• The Gestapo was the secret police, first in the state of Prussia
  • Then over the whole of Germany from 1936
  • Reinhard Heydrich became its head
  • Its job was to search out opponents of the Nazis and it had the powers to arrest and imprison
  • It used informers to uncover any attempts to organise opposition
  • It used torture to extract information and confessions
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Concentration Camps

  • Anyone arrested by the Gestapo could be held in 'protective custody' in a concentration camp
  • When the camps were first established there were over 100,000 prisoners
  • Most of them were political opponents
  • Once the Nazis had consolidated their power over the German people, there were fewer political prisoners
  • The camps were run by SS guards, Death's Head Units, trained to be ruthless and cruel
  • Beatings were given for minor offences, anything more major resulted in execution without trial
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  • Josef Goebbels was the head of propaganda, he understood that it worked best if the German people were given simple ideas with short slogans and powerful visual images
  • therefore critising the Treaty of Versailles, making Germany great and blaming the Jews for Germany's disasters could be presented in posters, films, speeches and on the radio
  • The largest propaganda event was the Berlin Olympic Games in 1936 - all anti-jewish slogans were removed and Germany was presented as very positive to visitors
  • Propaganda was used to present Hitler as a powerful yet caring leader, he was photographed with children and dogs
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The Media

  • German radio was censored, it was under State control in 1934, all broadcasts were vetted by the propaganda ministry. Goebbels arranged for 6,000 loud speakers to be set up so people could hear the radio
  • The only source of news allowed was the State-controlled press agency. Detailed instructions were given at daily press conferences on how the news was to be presented
  • All newspapers were Nazi-run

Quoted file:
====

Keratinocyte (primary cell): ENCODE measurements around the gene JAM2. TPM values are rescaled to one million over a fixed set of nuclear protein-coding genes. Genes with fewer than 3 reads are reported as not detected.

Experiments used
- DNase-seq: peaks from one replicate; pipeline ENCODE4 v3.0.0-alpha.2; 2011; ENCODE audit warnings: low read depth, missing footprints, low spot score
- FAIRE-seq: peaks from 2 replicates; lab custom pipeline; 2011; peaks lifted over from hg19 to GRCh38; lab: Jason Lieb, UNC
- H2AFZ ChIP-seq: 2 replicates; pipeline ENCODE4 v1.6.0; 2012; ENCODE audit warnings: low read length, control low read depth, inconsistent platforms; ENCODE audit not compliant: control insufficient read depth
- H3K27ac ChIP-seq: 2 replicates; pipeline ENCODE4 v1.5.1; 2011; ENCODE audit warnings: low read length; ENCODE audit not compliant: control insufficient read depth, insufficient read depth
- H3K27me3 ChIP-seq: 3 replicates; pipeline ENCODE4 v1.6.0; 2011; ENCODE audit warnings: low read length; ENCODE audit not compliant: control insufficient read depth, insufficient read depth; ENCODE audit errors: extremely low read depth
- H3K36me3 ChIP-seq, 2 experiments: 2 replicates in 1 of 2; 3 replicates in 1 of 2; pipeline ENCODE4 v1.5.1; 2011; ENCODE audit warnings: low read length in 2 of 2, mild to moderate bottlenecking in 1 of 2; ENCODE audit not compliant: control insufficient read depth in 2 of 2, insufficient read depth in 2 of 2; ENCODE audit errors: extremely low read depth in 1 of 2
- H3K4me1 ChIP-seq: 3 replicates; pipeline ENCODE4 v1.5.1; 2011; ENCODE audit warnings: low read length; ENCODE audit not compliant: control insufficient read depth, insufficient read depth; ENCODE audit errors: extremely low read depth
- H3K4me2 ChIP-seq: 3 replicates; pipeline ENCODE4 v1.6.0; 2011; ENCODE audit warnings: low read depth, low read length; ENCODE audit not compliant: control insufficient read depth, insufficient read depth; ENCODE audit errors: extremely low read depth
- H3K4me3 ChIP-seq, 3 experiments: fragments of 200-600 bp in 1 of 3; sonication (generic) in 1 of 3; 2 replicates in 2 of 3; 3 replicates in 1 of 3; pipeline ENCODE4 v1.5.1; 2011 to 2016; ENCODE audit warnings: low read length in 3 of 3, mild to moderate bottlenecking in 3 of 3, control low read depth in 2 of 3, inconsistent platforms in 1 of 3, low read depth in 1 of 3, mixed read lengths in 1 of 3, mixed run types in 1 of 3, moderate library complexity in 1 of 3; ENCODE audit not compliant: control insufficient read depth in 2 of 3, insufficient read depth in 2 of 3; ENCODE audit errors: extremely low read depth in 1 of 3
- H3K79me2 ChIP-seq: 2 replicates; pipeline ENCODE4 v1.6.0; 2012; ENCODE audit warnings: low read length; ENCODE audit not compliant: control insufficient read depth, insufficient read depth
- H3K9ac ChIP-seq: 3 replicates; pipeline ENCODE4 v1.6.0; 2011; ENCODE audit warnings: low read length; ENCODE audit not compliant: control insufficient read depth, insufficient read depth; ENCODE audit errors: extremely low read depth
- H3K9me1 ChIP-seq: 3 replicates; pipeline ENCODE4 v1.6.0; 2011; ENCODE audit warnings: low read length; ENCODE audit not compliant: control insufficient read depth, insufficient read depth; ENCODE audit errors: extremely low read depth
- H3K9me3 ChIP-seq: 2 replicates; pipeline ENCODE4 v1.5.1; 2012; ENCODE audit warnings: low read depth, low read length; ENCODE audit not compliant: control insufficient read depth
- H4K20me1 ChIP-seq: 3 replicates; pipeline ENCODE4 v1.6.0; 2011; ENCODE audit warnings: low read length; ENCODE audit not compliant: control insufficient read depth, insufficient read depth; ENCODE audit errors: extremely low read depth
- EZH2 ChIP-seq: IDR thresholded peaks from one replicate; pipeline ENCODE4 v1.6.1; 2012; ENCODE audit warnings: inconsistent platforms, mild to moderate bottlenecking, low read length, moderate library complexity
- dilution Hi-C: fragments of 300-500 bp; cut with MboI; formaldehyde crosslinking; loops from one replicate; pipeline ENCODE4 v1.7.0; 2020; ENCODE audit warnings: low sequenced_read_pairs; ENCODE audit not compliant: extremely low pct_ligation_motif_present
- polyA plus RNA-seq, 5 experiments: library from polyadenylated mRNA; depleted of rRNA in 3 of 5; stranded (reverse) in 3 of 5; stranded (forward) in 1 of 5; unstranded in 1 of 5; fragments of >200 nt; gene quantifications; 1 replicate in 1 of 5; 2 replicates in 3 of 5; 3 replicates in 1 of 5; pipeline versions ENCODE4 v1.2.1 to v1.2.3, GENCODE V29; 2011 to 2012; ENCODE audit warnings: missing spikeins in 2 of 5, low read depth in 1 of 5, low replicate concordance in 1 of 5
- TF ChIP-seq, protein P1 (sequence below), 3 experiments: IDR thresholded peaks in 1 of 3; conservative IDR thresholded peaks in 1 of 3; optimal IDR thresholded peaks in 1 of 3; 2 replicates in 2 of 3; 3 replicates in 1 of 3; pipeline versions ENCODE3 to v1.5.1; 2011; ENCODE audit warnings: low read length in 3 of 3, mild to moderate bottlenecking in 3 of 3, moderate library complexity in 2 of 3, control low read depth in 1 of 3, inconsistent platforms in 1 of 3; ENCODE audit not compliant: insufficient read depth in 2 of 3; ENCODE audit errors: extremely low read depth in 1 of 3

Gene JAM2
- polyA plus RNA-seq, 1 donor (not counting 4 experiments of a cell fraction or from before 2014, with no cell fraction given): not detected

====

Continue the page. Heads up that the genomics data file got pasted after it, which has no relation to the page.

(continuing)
• The cinema provided a similar mixture of entertainment and politics.
  • Books not approved of by the Nazis were burnt. A huge bonfire organised by young Nazis in May 1933, resulted in 20,000 books being destroyed,the works of over 2,500 writers were offically banned
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Control of education

  • Learnt Nazi beliefs
  • Children were taught the Nazi version of history, e.g. that Germany had been stabbed in the back by German, Jewish politicans
  • Boys were taught military skills
  • Girls were taught housekeeping, cookery and how to be good mothers
  • A new subject was introduced - 'Eugenics' that is the study on how to improve the German race through selective breeding
  • All teachers who were Jewish were sacked
  • Others had to take an oath of loyalty to Hitler
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Youth Movements

  • Hitler wanted to control young Germans out of school as well
  • He initated youth organisations, which became compulsary after 1936
  • There were groups for children from 6-18
  • They were taught Nazi beliefs and given lots of physical exercise and training
  • The older boys were taught military discipline
  • Whilst the girls were aimed at to become strong German mothers
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Control of the churches

  • Hitler had no respect for Christianity
  • He talked about 'positive Christianity' and tried to appeal to both Catholics and Protestants
  • He knew the party's opposition to communism would help him gain support from Christains as communists were atheists
  • The Catholic Church should have benefited from the Concordat signed in 1933, however there was much interference in Catholic schools, and some teachers were dismissed
  • In the late 1930s many priests were arrested on unlikely charges
  • The Protestant churches were grouped together by the Nazis into the Reich Church
  • Many accepted this, however some objected and formed their own separate church
  • This was a challenge to Nazi power and several hundred pastors were arrested